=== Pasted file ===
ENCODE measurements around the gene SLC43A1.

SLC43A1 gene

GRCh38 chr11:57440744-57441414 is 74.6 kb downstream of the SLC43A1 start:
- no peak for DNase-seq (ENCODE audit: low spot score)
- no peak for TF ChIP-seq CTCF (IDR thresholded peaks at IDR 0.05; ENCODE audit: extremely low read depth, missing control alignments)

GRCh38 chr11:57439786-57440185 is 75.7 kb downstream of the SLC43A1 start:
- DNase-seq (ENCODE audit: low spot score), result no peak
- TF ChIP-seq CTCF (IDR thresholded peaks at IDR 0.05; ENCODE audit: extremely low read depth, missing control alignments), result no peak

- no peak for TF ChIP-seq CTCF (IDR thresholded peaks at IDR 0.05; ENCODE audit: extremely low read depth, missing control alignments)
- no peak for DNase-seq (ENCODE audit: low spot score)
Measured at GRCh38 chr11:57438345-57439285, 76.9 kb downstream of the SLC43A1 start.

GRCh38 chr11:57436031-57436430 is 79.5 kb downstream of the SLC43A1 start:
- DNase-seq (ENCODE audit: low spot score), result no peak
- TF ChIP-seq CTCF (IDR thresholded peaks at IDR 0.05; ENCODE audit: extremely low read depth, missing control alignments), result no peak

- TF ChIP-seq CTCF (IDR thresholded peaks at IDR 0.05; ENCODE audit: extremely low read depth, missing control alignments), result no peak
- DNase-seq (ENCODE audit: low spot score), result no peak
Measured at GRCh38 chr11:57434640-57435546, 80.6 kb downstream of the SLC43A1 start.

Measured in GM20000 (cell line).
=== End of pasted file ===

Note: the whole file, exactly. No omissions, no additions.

ENCODE measurements around the gene SLC43A1.

SLC43A1 gene

GRCh38 chr11:57440744-57441414 is 74.6 kb downstream of the SLC43A1 start:
- no peak for DNase-seq (ENCODE audit: low spot score)
- no peak for TF ChIP-seq CTCF (IDR thresholded peaks at IDR 0.05; ENCODE audit: extremely low read depth, missing control alignments)

GRCh38 chr11:57439786-57440185 is 75.7 kb downstream of the SLC43A1 start:
- DNase-seq (ENCODE audit: low spot score), result no peak
- TF ChIP-seq CTCF (IDR thresholded peaks at IDR 0.05; ENCODE audit: extremely low read depth, missing control alignments), result no peak

- no peak for TF ChIP-seq CTCF (IDR thresholded peaks at IDR 0.05; ENCODE audit: extremely low read depth, missing control alignments)
- no peak for DNase-seq (ENCODE audit: low spot score)
Measured at GRCh38 chr11:57438345-57439285, 76.9 kb downstream of the SLC43A1 start.

GRCh38 chr11:57436031-57436430 is 79.5 kb downstream of the SLC43A1 start:
- DNase-seq (ENCODE audit: low spot score), result no peak
- TF ChIP-seq CTCF (IDR thresholded peaks at IDR 0.05; ENCODE audit: extremely low read depth, missing control alignments), result no peak

- TF ChIP-seq CTCF (IDR thresholded peaks at IDR 0.05; ENCODE audit: extremely low read depth, missing control alignments), result no peak
- DNase-seq (ENCODE audit: low spot score), result no peak
Measured at GRCh38 chr11:57434640-57435546, 80.6 kb downstream of the SLC43A1 start.

Measured in GM20000 (cell line).